• Some of the U.N.'s most important funds and programs lack the auditing staff even remotely to keep track of what those programs are doing and how well or honestly they are doing it. The report notes that the United Nations Environmental Program has one auditor and one assistant to inspect its operations and a number of multilateral agreements under UNEP's purview. The OIOS document estimates that it would take 17 years for the auditor to look over just the high-risk areas already identified in UNEP's work.

• The same applies to the United Nations Human Settlements program, known as UN-Habitat, where OIOS estimates that it would take the solo auditor 11 years to cover the high-risk areas in a $250 million Habitat budget.

• One area of risk that is frequently mentioned is the United Nations Joint Staff Pension Fund, which handles the retirement income for all of the U.N.'s sprawling global operations. The OIOS report notes that the fund violates both U.N. rules and international auditing conventions by giving the pension fund management the right to sign off on the scope and terms of reference of any audit of the money. In other words, those being inspected get to agree on what gets a look-over, and how.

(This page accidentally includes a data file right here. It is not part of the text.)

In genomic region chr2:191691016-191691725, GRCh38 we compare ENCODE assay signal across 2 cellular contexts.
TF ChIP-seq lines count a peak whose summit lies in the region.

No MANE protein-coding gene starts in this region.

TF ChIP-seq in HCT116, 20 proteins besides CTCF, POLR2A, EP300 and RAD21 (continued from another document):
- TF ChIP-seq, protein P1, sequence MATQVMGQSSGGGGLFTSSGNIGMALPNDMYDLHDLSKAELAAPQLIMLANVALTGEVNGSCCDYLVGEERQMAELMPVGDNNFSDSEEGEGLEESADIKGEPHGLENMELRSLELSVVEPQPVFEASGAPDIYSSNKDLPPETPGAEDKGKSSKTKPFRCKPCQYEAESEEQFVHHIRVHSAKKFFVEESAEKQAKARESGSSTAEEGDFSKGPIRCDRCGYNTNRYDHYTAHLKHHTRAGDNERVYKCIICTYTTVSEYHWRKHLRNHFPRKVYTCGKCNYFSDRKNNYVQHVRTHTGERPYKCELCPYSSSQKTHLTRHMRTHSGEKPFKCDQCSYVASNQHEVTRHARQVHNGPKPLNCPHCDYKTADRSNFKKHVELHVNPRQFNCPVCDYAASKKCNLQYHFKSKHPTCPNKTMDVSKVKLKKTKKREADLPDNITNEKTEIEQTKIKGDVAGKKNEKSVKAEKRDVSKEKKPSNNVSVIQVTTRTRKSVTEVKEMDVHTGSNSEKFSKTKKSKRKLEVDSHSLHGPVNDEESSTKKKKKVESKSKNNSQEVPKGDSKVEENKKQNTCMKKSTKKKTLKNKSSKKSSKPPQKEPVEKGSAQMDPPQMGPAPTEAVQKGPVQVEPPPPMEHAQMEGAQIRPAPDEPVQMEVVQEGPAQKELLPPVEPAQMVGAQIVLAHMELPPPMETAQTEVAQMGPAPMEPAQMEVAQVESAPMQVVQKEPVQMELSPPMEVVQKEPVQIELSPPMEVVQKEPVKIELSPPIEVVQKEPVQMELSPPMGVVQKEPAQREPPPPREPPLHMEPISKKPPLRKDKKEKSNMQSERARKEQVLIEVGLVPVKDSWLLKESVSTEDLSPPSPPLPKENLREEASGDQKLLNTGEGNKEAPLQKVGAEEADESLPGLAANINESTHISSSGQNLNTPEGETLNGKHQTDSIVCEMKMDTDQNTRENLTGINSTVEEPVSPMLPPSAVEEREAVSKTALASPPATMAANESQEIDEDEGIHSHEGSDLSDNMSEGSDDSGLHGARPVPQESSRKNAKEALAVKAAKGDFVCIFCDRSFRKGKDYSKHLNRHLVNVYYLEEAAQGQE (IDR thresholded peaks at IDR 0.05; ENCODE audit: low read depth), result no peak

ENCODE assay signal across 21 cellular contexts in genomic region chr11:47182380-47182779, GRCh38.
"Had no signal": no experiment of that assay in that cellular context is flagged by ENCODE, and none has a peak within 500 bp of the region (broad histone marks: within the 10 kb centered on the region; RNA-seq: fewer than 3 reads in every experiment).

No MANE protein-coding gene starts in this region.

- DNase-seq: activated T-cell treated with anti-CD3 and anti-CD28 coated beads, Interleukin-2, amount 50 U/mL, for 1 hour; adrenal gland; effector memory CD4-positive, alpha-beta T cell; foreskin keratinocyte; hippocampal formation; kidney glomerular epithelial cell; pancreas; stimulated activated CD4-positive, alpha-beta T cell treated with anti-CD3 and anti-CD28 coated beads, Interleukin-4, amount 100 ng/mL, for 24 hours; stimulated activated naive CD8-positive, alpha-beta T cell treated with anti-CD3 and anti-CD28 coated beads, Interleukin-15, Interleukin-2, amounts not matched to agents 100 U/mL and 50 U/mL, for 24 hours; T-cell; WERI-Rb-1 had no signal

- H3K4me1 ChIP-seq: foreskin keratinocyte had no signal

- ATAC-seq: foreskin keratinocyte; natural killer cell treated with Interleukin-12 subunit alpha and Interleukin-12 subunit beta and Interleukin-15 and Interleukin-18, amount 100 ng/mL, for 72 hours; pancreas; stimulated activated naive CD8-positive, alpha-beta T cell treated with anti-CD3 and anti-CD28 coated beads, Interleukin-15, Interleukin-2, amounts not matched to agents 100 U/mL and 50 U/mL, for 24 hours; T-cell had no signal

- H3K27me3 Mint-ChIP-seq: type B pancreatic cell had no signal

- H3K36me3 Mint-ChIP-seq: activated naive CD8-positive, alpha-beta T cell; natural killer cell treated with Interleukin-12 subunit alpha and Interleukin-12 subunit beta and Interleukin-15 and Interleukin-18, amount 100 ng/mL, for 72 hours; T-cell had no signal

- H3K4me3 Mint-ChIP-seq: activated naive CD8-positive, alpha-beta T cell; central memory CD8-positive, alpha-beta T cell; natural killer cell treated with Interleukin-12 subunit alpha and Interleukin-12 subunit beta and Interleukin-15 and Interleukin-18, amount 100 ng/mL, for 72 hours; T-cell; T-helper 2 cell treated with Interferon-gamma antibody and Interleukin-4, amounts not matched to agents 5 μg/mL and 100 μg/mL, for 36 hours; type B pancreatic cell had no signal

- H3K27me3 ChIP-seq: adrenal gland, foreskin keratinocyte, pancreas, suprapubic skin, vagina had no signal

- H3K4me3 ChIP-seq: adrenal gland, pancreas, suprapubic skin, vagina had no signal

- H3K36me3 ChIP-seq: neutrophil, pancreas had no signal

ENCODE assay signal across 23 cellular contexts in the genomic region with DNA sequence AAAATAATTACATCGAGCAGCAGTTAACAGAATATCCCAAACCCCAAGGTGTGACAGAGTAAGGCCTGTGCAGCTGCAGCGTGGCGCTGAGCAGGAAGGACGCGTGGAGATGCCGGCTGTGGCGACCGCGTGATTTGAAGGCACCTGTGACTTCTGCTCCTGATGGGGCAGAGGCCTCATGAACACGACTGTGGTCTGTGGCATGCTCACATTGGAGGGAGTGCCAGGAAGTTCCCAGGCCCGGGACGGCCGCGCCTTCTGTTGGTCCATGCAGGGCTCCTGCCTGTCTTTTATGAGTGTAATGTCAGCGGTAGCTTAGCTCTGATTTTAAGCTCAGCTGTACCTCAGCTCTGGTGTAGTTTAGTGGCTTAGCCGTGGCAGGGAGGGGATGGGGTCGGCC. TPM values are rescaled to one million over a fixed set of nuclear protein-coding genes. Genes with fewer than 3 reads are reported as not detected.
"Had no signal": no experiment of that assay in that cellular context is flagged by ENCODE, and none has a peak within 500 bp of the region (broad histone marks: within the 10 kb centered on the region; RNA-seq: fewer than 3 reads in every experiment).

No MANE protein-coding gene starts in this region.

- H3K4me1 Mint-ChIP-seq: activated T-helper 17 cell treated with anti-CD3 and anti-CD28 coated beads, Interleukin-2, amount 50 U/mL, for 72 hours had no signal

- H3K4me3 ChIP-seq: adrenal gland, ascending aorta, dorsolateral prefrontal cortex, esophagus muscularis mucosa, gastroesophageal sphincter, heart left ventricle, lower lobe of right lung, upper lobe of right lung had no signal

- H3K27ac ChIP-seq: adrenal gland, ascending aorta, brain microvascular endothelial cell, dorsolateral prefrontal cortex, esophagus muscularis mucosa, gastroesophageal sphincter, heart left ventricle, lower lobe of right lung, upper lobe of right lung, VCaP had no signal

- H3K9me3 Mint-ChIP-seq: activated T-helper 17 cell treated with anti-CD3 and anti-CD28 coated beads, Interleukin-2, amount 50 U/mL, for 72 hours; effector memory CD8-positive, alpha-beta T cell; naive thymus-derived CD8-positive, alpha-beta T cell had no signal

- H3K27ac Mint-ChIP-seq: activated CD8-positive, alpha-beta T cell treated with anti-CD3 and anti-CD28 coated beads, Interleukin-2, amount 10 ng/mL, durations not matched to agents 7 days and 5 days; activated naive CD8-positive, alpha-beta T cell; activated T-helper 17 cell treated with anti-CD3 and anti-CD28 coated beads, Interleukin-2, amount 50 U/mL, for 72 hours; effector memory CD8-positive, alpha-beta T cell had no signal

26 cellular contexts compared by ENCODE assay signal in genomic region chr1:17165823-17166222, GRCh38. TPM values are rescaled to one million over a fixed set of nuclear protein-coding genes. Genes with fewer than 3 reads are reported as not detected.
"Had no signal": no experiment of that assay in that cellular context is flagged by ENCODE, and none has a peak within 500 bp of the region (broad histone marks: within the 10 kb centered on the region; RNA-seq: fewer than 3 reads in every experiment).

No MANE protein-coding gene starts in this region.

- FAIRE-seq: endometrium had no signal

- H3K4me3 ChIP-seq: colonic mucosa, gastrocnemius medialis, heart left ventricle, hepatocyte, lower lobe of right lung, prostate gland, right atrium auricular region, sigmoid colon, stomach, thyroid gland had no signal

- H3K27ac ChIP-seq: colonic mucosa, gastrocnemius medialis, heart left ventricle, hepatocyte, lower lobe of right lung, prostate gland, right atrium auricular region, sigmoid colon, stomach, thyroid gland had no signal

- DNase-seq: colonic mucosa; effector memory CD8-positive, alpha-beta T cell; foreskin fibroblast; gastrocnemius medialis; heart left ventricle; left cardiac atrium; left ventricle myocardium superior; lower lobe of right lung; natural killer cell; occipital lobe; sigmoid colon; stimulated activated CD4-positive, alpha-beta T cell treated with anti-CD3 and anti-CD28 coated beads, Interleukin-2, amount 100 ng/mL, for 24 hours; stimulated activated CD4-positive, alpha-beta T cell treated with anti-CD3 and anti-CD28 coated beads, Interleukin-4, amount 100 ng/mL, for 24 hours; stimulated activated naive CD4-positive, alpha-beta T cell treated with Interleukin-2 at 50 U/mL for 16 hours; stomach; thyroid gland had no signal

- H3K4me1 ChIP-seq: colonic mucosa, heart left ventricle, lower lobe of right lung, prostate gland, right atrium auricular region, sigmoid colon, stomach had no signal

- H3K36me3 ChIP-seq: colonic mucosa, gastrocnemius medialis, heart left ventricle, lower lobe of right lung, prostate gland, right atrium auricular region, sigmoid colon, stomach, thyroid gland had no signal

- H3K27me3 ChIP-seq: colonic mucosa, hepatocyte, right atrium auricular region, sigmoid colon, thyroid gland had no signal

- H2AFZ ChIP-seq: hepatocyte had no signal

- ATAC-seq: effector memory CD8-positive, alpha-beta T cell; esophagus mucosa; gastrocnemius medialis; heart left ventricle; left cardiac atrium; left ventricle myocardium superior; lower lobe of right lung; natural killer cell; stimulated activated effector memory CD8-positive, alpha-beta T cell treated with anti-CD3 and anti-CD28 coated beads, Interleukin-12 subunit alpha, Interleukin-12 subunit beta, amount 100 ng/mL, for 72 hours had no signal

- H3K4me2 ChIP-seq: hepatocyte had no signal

• The report also notes that despite the findings of previous audits, the pension fund is still keeping "excessive" amounts of cash on hand, and off the balance sheet — in effect as slush funds. The uninvested money reduces the pension fund's overall income. Moreover, the pension fund does not have a centralized sign-off on its financial statements, which could "adversely affect the reliability, consistency and integrity of the financial data produced by the Fund." Pension fund managers do not propose to fix the problem until 2010 or 2011 at the earliest.